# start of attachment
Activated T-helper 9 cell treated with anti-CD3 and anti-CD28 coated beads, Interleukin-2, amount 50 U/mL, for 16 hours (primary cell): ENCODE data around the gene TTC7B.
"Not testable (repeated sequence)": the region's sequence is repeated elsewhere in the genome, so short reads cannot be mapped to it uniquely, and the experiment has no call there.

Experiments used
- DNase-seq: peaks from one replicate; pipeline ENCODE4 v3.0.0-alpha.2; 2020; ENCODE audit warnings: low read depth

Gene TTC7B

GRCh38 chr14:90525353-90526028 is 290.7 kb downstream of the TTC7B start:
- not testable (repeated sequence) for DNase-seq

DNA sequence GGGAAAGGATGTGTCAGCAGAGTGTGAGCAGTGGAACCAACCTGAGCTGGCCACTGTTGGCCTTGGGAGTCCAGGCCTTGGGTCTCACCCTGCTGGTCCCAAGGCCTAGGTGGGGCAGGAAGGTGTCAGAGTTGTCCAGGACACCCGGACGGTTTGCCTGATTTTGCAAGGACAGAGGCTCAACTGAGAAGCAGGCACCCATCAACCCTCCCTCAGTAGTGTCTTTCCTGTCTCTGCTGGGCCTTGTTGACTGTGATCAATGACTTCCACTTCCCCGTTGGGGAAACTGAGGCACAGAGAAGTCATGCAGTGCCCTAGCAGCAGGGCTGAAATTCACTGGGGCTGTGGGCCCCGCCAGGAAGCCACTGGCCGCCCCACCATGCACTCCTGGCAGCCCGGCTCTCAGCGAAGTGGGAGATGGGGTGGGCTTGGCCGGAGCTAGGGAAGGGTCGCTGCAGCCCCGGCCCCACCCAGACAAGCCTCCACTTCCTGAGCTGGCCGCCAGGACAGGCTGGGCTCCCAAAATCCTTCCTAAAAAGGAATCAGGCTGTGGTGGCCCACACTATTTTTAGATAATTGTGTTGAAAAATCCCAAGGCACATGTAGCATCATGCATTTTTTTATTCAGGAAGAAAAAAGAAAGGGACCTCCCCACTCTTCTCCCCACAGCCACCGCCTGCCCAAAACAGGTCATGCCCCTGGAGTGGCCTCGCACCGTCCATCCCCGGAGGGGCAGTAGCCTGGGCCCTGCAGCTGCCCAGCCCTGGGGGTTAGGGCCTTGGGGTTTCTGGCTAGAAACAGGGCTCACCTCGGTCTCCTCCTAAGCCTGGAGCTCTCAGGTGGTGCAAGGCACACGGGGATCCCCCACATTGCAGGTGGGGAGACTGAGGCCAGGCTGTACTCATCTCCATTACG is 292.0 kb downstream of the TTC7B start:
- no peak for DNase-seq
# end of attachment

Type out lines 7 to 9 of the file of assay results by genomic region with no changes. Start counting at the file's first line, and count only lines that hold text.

- not testable (repeated sequence) for DNase-seq

DNA sequence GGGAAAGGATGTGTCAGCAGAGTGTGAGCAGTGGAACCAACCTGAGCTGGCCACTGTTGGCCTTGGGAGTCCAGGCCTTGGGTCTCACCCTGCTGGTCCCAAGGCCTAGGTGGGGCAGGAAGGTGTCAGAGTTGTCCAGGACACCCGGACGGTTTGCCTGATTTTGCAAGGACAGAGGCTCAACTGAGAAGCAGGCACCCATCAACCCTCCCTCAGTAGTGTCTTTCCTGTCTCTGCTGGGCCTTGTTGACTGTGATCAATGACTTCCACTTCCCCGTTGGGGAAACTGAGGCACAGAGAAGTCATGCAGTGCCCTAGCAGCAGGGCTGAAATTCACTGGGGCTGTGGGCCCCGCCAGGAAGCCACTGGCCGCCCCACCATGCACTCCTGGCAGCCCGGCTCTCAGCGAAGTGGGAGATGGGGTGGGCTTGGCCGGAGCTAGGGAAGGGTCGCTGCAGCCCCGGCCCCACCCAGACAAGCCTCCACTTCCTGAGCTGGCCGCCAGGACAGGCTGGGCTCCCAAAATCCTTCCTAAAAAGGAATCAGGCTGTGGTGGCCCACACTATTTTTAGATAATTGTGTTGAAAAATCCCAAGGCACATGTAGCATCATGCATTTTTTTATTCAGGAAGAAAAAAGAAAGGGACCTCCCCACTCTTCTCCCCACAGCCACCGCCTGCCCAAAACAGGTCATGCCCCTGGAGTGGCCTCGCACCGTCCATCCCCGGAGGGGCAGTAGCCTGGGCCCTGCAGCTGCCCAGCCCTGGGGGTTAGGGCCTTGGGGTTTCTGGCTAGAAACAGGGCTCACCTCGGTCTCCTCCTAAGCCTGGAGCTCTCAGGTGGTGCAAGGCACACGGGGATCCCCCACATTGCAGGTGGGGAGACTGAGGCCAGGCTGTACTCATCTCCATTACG is 292.0 kb downstream of the TTC7B start:
- no peak for DNase-seq